The price of corn has dropped 50% over the last two years, and soybeans, 35%. Meanwhile, non-GMO crops command a higher price than on the market, making them a good option for picking up some of that lost profit.
“We’re seeing more interest in producing for the [non-GMO] markets than we ever have,” Lynn Clarkson, president of Clarkson Grain Co., told the Wall Street Journal. “The drop in [crop] prices has put many farmers in a break-even or loss situation for the 2014 crop.”
Back when soybeans went for $13 a bushel, getting $2 more for non-GMO crops had a certain pull, but that pull becomes greater when the base price drops to $9 a bushel. And seed producers have also found ways close the gap in yield between non-GMO crops and their modified counterparts, further limiting the appeal of GMOs, Iowa Farmer Today reports.
Non-GMO seed is also generally cheaper, though some of those savings may be offset if farmers have to use more types of pesticides. However, some weeds have already evolved to resist pesticides like Monsanto’s Roundup, reducing the advantage of soybeans genetically modified to withstand them.
“The insect and herbicide traits are losing effectiveness with increased resistant rootworm and weed species,” a corn breeder who didn’t want to give his name, told GMO Report. “Growers are tired of paying for input costs that are reduced in efficacy and funding additional forms of crop protection.”
Money is Still the Motivator
Though farmers aren’t changing because they’ve suddenly become convinced of anti-GMO activists’ message, consumer pressure is an important factor in creating the economic incentive they are responding to. Growing consumer preference for non-GMO foods meant the retail market for GMO free foods rose 15% to $9.6 billion in 2014.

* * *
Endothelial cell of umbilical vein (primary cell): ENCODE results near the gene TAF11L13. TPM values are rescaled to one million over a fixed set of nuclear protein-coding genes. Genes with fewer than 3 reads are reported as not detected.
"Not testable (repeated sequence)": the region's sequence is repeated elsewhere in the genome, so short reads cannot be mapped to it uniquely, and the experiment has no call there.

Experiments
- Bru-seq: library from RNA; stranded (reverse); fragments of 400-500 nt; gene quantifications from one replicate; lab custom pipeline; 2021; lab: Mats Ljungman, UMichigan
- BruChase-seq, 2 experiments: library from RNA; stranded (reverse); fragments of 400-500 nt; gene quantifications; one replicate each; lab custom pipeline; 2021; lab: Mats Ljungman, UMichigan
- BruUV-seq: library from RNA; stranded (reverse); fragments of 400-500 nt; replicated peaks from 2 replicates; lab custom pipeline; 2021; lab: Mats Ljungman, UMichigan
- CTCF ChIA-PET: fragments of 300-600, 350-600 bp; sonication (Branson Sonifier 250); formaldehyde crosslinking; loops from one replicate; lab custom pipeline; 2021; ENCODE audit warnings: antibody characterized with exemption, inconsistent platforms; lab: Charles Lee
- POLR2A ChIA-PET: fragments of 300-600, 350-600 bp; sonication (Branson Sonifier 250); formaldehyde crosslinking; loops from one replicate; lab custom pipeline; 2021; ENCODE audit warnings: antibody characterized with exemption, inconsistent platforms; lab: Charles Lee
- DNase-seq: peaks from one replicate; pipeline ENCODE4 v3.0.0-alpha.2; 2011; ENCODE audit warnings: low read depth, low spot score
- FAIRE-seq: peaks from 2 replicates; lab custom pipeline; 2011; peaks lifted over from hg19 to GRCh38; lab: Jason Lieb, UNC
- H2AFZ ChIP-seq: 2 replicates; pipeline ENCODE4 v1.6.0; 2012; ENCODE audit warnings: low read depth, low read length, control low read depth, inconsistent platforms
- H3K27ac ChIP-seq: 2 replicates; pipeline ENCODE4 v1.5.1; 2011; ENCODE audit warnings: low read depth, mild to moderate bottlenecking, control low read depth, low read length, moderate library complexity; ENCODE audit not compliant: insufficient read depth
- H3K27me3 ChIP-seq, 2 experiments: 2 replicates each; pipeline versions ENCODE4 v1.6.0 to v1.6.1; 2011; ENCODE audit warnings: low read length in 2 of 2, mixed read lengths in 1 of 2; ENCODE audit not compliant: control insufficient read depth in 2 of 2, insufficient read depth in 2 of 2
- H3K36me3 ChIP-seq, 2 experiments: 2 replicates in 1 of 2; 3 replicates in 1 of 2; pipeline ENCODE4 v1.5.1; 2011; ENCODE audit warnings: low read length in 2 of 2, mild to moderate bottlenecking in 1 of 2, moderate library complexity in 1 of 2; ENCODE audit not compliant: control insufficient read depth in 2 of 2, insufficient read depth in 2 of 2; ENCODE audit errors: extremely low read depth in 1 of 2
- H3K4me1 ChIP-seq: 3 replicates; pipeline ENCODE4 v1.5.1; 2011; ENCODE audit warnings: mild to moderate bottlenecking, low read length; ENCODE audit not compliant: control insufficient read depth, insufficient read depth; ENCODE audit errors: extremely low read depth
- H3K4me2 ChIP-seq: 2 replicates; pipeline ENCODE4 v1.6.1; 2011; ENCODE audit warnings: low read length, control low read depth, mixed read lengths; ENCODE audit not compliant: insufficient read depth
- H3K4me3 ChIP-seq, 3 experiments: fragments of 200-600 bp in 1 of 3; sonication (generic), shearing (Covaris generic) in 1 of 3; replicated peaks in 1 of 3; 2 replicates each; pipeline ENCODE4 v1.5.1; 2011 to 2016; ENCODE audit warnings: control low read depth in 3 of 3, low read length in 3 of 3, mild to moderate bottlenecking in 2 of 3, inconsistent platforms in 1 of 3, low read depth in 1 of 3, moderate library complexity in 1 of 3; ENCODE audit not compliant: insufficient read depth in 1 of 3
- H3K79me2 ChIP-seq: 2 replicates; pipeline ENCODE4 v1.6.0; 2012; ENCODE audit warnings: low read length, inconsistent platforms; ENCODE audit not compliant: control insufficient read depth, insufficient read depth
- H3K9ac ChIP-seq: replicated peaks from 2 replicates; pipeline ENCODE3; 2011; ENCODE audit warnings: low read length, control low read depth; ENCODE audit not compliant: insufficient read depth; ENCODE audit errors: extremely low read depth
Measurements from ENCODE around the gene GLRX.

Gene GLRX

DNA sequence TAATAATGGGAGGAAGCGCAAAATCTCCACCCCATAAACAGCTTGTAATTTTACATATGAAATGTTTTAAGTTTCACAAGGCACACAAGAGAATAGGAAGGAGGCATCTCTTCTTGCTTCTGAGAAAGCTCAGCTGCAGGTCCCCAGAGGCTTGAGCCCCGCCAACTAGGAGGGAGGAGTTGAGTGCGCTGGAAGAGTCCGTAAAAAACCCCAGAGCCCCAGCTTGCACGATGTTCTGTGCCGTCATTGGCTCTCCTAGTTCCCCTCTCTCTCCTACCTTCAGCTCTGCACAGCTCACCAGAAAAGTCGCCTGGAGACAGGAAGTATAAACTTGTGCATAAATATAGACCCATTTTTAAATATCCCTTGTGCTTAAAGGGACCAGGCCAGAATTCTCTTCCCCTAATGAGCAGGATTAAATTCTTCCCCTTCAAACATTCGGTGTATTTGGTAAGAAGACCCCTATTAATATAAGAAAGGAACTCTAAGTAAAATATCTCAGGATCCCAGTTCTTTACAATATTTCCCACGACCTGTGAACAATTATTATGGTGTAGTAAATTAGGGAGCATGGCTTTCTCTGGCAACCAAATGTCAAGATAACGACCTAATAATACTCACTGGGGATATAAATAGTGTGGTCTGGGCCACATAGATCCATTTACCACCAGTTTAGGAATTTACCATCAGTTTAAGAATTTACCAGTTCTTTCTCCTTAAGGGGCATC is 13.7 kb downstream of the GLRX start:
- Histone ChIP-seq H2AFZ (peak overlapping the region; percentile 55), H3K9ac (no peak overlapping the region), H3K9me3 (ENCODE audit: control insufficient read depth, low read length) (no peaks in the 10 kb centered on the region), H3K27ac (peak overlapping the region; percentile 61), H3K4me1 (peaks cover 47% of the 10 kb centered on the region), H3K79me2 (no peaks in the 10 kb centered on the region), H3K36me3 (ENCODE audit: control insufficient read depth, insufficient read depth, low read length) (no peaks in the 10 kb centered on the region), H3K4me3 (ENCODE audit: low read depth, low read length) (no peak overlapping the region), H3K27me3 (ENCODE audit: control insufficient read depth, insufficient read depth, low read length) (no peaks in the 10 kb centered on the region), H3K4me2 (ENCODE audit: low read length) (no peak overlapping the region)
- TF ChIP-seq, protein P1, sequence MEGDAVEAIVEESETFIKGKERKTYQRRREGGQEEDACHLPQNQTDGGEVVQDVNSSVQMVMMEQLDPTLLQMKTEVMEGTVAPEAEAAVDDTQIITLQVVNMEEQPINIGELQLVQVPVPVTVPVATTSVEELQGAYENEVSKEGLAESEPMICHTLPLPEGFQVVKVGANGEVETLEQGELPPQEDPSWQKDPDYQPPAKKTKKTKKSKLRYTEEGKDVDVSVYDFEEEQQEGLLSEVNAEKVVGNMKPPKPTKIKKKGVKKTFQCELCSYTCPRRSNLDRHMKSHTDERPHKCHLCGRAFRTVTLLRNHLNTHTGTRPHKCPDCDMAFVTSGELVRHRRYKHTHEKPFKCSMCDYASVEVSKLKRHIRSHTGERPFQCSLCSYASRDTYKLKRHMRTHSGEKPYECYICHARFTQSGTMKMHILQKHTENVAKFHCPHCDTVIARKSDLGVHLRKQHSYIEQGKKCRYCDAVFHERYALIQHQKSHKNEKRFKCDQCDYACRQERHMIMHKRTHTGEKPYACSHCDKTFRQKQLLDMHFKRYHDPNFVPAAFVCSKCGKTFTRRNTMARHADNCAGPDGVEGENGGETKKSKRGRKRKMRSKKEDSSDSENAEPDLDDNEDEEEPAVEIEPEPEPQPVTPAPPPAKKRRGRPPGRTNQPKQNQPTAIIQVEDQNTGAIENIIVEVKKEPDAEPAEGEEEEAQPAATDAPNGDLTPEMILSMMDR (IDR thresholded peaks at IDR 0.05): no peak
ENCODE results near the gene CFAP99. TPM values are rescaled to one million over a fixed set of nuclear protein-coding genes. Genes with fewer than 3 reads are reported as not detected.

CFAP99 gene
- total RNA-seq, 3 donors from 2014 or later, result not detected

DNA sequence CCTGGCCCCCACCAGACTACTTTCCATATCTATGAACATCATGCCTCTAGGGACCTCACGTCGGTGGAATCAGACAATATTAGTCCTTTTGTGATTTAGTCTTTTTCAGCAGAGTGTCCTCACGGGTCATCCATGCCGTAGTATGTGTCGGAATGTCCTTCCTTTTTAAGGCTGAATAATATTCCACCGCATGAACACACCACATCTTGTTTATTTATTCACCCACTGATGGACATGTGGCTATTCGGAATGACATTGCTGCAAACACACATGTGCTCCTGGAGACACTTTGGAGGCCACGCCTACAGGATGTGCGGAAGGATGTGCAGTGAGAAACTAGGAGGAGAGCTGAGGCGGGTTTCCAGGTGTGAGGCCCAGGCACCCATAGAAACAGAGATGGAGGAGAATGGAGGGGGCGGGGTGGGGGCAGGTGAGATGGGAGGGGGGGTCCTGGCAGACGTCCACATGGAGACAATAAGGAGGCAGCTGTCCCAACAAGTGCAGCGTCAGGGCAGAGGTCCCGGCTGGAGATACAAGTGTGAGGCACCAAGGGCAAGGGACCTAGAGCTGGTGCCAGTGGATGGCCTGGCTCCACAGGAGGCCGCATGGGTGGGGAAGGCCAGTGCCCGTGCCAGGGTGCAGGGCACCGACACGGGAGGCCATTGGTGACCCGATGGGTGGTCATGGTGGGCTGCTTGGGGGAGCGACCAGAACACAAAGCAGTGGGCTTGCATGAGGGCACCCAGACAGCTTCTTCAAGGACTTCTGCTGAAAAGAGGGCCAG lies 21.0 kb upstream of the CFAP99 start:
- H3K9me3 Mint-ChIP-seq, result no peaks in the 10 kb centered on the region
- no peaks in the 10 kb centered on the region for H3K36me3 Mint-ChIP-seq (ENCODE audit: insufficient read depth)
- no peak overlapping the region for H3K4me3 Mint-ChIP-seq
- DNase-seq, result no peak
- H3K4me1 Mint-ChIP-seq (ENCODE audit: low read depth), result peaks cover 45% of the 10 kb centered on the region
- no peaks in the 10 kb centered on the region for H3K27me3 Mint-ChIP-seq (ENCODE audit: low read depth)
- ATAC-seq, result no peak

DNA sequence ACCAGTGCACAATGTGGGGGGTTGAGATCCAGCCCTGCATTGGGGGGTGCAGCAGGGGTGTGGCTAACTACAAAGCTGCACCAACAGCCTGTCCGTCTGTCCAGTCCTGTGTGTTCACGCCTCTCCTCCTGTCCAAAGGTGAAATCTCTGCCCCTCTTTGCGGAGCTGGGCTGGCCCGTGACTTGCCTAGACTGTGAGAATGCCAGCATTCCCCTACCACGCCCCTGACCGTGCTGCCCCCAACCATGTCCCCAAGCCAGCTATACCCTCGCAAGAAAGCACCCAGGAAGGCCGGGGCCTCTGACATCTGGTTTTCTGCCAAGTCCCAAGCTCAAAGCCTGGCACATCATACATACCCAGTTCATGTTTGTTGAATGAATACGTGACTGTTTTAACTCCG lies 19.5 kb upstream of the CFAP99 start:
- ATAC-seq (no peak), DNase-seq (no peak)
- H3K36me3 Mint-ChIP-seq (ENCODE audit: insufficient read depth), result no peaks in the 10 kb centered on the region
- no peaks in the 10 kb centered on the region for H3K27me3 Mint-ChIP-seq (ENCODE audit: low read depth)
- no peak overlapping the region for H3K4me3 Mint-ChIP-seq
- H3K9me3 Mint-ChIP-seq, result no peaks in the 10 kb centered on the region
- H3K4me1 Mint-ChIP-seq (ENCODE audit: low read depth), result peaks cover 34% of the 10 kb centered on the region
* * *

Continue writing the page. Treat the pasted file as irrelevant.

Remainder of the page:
And consumer preference was clearly one of the reasons that chocolate giant Hershey recently announced that it would drop GMO sugar as part of it’s move towards “simpler ingredients.”
“[W]e listen closely to our consumers and are always working to make our brands relevant to evolving expectations and lifestyles,” Hershey’s website says of the “simpler ingredients” shift, adding that there’s no plans to raise prices at the moment.
— GMO Inside (@GMOInside) December 16, 2014
Food producers may also be switching in anticipation of laws requiring the labelling of genetically modified ingredients, like the one that will go into effect in Vermont in 2016. Bills introduced in several US states could, if enough are passed, create an incentive for producers to simply go non-GMO across the board to avoid consumer backlash.
Breakfast cereal giants General Mills and Post have both waded into this market, announcing GMO-free Cheerios and Grape Nuts within days of each other in 2014.
The use of GMO’s is pervasive in crops like soybeans and corn, however, rising swiftly over the last couple of decades to dominate some crops.
As of 2014 94% of soybean fields were planted with GMO seeds, and for corn it was 93%, according to the US Department of Agriculture.